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Question on Full Measure

  1. Oct 21, 2009 #1
    The problem statement, all variables and given/known data
    Suppose X is a subset of R such that its complement has Lebesgue measure 0. Show that there exists a c such that for all integers n, c + n is in X.

    The attempt at a solution
    I've been thinking about this for a while and I just don't see how such a c could exists. Any tips?
     
  2. jcsd
  3. Oct 21, 2009 #2
    As an example of such a subset X, take the irrational numbers.
     
  4. Oct 21, 2009 #3
    I thought about that already. I know that X must contain some irrational c, but how do I know it will contain c + n for all integers n?
     
  5. Oct 21, 2009 #4

    Dick

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    Think about the intersection of all of the sets (X-i) for i an integer. Could it possibly be empty?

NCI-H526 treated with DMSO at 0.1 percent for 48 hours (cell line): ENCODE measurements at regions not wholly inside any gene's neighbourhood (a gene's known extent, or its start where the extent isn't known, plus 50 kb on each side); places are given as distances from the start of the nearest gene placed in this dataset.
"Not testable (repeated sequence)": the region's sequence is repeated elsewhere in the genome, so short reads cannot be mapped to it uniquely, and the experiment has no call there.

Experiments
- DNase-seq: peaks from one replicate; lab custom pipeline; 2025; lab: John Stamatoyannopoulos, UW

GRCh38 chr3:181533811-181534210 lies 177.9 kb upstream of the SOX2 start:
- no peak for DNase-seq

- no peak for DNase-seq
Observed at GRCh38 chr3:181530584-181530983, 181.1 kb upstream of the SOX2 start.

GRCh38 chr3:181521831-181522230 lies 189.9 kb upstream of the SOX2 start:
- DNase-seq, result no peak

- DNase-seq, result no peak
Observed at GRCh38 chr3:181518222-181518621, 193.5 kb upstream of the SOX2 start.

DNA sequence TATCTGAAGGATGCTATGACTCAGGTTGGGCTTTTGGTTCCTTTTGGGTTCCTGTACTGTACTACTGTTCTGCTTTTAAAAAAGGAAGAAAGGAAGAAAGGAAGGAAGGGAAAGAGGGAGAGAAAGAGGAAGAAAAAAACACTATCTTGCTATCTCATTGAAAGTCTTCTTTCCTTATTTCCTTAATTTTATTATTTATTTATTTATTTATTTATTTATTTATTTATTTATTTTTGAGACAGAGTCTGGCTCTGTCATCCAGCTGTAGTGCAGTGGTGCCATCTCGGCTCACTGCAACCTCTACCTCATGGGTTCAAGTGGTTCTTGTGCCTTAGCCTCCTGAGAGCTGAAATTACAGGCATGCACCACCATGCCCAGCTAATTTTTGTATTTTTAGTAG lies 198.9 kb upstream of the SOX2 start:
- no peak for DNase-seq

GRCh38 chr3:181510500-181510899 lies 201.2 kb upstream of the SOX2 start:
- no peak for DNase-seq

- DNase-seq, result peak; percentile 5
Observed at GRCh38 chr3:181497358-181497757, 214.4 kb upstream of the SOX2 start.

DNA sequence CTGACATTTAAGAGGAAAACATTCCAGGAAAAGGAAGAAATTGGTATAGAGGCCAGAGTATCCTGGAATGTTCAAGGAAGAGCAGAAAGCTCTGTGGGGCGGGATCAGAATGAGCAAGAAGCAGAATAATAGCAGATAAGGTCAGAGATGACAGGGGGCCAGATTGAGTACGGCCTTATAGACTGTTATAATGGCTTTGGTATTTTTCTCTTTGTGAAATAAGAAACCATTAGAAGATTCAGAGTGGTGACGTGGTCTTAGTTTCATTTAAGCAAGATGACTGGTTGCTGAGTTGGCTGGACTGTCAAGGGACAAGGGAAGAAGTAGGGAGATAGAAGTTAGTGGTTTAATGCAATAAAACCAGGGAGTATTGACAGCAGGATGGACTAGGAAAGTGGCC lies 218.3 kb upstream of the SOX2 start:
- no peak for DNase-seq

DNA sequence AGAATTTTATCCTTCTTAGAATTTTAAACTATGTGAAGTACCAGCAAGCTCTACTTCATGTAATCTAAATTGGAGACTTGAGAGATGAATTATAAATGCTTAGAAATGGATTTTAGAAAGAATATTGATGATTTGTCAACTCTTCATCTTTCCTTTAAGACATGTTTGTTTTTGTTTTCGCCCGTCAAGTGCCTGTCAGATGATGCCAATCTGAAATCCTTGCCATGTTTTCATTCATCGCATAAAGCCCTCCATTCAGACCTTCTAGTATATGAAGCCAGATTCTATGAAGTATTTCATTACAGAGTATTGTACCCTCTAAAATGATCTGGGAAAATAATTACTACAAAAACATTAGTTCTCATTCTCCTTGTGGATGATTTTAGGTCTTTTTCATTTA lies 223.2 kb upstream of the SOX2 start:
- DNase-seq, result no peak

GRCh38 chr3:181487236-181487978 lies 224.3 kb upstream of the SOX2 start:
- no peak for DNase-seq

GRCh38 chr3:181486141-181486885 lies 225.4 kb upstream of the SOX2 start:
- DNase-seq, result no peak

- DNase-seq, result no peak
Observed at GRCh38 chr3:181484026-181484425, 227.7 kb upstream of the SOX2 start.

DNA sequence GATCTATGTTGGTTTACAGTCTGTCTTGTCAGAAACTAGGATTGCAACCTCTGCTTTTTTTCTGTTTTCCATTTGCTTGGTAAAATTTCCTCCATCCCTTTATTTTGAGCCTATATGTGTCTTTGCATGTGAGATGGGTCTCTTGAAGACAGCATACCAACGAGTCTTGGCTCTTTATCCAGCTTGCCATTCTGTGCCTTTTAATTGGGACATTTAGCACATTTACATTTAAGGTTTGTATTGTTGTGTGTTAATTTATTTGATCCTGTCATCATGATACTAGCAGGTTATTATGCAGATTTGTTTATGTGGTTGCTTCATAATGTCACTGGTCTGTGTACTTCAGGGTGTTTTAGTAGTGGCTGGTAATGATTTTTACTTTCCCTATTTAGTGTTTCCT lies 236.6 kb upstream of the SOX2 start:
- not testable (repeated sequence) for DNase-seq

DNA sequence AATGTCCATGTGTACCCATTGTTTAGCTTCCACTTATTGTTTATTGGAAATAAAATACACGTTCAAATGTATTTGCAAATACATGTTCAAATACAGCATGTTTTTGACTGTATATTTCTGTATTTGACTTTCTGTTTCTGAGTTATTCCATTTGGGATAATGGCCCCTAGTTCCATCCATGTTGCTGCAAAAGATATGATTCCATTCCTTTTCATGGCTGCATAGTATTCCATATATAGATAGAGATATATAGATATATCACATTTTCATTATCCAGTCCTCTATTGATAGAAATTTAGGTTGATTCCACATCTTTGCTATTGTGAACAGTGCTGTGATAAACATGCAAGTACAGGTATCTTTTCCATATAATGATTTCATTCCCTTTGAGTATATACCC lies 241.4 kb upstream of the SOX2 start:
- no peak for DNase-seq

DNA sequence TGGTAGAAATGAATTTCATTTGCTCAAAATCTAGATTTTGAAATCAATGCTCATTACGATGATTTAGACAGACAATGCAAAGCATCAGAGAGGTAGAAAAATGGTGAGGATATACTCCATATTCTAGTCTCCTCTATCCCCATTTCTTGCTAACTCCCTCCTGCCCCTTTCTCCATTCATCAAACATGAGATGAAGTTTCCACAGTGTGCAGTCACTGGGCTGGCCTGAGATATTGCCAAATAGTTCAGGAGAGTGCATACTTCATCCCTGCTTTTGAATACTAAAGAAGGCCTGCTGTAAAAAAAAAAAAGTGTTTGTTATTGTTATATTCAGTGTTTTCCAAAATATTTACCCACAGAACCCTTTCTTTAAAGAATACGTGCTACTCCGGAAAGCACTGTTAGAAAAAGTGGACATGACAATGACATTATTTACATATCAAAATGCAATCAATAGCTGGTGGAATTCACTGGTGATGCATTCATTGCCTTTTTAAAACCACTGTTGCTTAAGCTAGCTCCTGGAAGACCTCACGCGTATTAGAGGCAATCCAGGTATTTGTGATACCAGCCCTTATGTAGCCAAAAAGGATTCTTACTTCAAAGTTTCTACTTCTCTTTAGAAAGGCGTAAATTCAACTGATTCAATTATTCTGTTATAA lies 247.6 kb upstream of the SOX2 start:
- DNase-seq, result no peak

Last edited: Oct 21, 2009
  6. Oct 21, 2009 #5
    I had thought of the interesection of the sets X + n for all integers n but that thought didn't develop further. But now that you wrote X - i, I now see how it works. Thanks.
     
  7. Oct 21, 2009 #6
    Hmm...maybe I wrote to soon. If the intersection is empty, then the intersection of X - 1, X - 2, etc. is a subset of the complement of X and so has measure 0. But where is the contradiction?
     
  8. Oct 21, 2009 #7

    Dick

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    If the intesection is empty, then the complement of the intersection is R. Write down an expression for the complement of the intersection expressed as a union of complements. Do you see a contradiction now?
     
  9. Oct 21, 2009 #8
    Oh, I see it now. Duh! Thanks.
     
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